BOISE - Sen. Mike Jorgenson, R-Hayden Lake, on Friday introduced sweeping anti-immigration legislation aimed at punishing Idaho employers who knowingly employ undocumented immigrants.
The bill also would declare issuing driver’s licenses to illegal residents “repugnant” and deny recognition of out-of-state driver’s licenses to those without legal immigration status; outlaw administering the written portion of the Idaho driver’s license test in any language other than English; ban anyone without proven legal status from receiving any state or local benefit; and cut off any state funding to cities that become “sanctuaries” for illegal aliens by failing to enforce sanctions.
Jorgenson said illegal immigrants cost Idaho millions of dollars, and with the state’s tight budget, cracking down is in order. “I believe we owe that to the taxpayers,” he said. “I think this is just about one of the best ways we can do that.”
Jorgenson, a third-term state senator, has proposed versions of such legislation repeatedly without success, but said this year he worked with University of Missori-Kansas City law professor Kris Kobach to draft Idaho-specific legislation. Jorgenson said when his bill gets a full hearing, Kobach will come to Idaho to testify at Jorgenson’s personal expense.
Sen. Curt McKenzie, R-Nampa, chairman of the Senate State Affairs Committee, said his plan is to hold a hearing, likely in mid-February, on three immigration bills: Jorgenson’s; another already introduced by Sen. John McGee, R-Caldwell, to make it a misdemeanor for an employer to knowingly hire someone based on false immigration documents; and a third in the works from Reps. Raul Labrador, R-Eagle, and Phil Hart, R-Athol.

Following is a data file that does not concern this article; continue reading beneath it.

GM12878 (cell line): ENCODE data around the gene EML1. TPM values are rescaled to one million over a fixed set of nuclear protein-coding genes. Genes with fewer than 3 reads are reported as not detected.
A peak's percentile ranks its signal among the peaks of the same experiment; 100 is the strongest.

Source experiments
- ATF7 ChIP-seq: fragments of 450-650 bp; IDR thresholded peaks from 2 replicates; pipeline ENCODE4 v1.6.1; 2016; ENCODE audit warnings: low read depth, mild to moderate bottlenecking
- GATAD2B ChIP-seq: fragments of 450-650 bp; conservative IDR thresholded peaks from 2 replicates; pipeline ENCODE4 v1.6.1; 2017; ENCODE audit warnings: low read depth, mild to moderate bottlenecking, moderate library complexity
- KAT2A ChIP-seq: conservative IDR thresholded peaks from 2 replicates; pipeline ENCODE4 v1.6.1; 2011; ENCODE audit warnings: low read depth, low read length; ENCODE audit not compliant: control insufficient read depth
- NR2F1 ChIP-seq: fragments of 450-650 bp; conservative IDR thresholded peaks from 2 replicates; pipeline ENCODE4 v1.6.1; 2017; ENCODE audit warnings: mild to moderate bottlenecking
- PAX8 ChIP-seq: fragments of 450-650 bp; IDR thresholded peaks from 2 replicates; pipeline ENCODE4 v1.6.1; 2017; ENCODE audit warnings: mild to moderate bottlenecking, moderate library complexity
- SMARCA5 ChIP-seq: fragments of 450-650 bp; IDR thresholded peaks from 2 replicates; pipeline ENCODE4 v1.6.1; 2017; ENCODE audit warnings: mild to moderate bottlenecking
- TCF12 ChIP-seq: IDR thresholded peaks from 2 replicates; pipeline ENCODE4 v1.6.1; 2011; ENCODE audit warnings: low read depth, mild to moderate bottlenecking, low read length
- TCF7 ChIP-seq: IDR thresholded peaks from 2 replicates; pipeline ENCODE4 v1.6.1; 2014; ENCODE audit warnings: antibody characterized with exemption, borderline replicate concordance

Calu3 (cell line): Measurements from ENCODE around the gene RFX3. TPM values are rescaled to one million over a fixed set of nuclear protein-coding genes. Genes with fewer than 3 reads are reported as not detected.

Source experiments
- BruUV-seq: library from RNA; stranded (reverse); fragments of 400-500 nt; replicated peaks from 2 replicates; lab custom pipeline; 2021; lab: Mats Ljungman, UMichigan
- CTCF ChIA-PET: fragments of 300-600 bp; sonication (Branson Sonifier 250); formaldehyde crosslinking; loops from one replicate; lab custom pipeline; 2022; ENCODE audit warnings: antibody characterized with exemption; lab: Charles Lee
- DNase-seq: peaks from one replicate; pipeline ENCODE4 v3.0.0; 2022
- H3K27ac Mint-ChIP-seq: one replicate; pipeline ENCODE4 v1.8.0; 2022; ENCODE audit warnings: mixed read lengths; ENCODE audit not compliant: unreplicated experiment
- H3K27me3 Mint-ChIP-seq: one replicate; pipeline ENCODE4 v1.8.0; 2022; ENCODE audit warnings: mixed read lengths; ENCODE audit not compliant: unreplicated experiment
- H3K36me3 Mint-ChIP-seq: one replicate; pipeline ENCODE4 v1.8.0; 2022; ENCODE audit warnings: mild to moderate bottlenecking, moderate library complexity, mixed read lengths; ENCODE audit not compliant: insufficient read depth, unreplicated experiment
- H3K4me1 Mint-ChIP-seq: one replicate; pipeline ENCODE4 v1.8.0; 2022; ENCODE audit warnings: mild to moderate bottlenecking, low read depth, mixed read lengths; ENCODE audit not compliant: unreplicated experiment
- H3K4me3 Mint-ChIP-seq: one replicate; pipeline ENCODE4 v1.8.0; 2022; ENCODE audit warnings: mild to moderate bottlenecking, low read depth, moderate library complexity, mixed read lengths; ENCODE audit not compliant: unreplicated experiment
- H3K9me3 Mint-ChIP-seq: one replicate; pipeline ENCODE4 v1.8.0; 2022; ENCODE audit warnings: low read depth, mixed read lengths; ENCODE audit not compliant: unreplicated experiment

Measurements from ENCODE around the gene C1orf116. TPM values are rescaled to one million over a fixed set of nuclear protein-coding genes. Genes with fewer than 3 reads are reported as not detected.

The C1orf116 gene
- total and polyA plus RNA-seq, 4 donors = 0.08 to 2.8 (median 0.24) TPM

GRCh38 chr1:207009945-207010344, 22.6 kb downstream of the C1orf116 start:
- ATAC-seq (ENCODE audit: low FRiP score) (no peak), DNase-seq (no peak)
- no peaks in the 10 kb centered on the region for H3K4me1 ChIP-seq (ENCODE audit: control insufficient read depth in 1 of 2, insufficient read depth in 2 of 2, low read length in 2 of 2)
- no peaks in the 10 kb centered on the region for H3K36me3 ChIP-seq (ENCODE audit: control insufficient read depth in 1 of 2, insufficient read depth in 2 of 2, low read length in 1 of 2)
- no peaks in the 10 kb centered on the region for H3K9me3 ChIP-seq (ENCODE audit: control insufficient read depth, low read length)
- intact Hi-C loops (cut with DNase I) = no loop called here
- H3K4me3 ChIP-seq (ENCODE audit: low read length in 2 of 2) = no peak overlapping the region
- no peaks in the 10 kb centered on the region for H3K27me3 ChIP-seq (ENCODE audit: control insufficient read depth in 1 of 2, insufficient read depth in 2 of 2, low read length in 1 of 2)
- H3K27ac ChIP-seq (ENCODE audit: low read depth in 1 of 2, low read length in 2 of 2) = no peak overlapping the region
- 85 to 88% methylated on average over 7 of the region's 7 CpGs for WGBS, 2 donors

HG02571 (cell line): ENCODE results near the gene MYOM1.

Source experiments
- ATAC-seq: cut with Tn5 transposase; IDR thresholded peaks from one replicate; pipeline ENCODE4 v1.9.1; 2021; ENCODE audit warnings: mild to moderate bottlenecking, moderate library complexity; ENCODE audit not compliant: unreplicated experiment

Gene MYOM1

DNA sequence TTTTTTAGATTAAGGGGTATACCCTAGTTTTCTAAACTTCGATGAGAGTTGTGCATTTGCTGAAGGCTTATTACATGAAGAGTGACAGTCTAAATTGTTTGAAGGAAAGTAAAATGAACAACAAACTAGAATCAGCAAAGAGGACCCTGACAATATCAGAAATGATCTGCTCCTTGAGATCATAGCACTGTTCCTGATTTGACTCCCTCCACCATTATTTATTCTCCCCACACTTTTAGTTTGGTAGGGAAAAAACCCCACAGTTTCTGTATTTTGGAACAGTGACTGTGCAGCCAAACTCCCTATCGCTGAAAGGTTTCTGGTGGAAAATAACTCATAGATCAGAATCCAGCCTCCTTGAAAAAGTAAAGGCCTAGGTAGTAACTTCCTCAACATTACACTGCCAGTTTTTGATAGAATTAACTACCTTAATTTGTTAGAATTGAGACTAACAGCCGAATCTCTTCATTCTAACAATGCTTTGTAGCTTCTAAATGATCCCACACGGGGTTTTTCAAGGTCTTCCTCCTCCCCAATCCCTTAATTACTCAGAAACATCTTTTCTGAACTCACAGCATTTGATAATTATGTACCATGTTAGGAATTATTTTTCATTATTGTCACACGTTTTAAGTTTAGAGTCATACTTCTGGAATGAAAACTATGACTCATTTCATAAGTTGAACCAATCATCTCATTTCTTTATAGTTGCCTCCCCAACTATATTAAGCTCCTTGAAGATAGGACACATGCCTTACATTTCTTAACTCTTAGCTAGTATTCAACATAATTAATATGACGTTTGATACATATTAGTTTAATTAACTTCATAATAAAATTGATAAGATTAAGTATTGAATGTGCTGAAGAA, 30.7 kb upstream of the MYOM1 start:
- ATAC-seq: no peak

“What I was going to do is wait to see what, if anything, comes out of the House, and then have a day or two or however long a time when the committee looks at all three of them together,” McKenzie said.
Hart said his and Labrador’s bill has just been drafted; at about half the length of Jorgenson’s, it also seeks to penalize employers for hiring undocumented workers.
Under Jorgenson’s measure, employers who knowingly employ undocumented aliens could face fines, jail time, and license suspensions. “The key language is ‘knowingly hire,’” Jorgenson said.
The Senate State Affairs Committee agreed unanimously this morning to introduce Jorgenson’s bill, but only after panel members had lots of questions for Jorgenson.
Senate Majority Leader Bart Davis, R-Idaho Falls, looking through the 16-page bill, asked Jorgenson, “If this type of conduct is already unlawful under (federal law) is it necessary for Idaho to even have this statute?”
Jorgenson responded that if the federal government isn’t adequately enforcing immigration laws, a state has “every right to use whatever means it has available to protect itself.”
McGee’s false-document bill, SB 1271, is co-sponsored by McKenzie; it was introduced in the same committee earlier this week.
Jorgenson, who had earlier characterized McGee’s bill as a “competing” bill backed by Idaho dairymen, whom he considers his main foes on the issue, said he now considers that measure a “companion bill” to his legislation. “That bill addresses none of the issues that I addressed. I certainly would support that bill as well,” he told The Spokesman-Review.